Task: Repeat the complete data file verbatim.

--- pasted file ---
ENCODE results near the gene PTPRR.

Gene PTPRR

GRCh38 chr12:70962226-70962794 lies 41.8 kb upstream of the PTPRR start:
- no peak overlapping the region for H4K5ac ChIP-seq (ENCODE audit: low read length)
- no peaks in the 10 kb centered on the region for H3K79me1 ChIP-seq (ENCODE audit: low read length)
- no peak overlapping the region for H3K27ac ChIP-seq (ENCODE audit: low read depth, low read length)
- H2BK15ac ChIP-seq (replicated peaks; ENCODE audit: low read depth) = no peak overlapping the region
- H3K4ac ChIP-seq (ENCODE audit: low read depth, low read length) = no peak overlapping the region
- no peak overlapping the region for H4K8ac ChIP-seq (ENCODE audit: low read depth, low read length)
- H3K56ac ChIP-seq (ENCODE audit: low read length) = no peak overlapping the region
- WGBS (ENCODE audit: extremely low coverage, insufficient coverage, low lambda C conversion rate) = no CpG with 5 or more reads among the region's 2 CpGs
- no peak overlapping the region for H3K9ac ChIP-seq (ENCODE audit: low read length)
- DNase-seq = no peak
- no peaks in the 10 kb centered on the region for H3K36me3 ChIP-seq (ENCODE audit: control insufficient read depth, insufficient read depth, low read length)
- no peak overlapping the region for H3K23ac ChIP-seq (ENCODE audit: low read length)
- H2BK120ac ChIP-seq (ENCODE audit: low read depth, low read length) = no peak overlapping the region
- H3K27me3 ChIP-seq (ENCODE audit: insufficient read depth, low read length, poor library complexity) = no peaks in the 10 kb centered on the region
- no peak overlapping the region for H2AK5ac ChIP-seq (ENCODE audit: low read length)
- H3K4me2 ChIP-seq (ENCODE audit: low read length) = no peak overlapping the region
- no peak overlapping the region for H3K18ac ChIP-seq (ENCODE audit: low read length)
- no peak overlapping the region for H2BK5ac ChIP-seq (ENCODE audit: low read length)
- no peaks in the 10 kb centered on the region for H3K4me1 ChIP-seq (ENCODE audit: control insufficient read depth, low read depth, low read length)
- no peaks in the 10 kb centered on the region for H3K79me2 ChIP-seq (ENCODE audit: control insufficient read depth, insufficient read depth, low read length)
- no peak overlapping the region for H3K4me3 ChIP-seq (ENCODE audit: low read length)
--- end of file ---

ENCODE results near the gene PTPRR.

Gene PTPRR

GRCh38 chr12:70962226-70962794 lies 41.8 kb upstream of the PTPRR start:
- no peak overlapping the region for H4K5ac ChIP-seq (ENCODE audit: low read length)
- no peaks in the 10 kb centered on the region for H3K79me1 ChIP-seq (ENCODE audit: low read length)
- no peak overlapping the region for H3K27ac ChIP-seq (ENCODE audit: low read depth, low read length)
- H2BK15ac ChIP-seq (replicated peaks; ENCODE audit: low read depth) = no peak overlapping the region
- H3K4ac ChIP-seq (ENCODE audit: low read depth, low read length) = no peak overlapping the region
- no peak overlapping the region for H4K8ac ChIP-seq (ENCODE audit: low read depth, low read length)
- H3K56ac ChIP-seq (ENCODE audit: low read length) = no peak overlapping the region
- WGBS (ENCODE audit: extremely low coverage, insufficient coverage, low lambda C conversion rate) = no CpG with 5 or more reads among the region's 2 CpGs
- no peak overlapping the region for H3K9ac ChIP-seq (ENCODE audit: low read length)
- DNase-seq = no peak
- no peaks in the 10 kb centered on the region for H3K36me3 ChIP-seq (ENCODE audit: control insufficient read depth, insufficient read depth, low read length)
- no peak overlapping the region for H3K23ac ChIP-seq (ENCODE audit: low read length)
- H2BK120ac ChIP-seq (ENCODE audit: low read depth, low read length) = no peak overlapping the region
- H3K27me3 ChIP-seq (ENCODE audit: insufficient read depth, low read length, poor library complexity) = no peaks in the 10 kb centered on the region
- no peak overlapping the region for H2AK5ac ChIP-seq (ENCODE audit: low read length)
- H3K4me2 ChIP-seq (ENCODE audit: low read length) = no peak overlapping the region
- no peak overlapping the region for H3K18ac ChIP-seq (ENCODE audit: low read length)
- no peak overlapping the region for H2BK5ac ChIP-seq (ENCODE audit: low read length)
- no peaks in the 10 kb centered on the region for H3K4me1 ChIP-seq (ENCODE audit: control insufficient read depth, low read depth, low read length)
- no peaks in the 10 kb centered on the region for H3K79me2 ChIP-seq (ENCODE audit: control insufficient read depth, insufficient read depth, low read length)
- no peak overlapping the region for H3K4me3 ChIP-seq (ENCODE audit: low read length)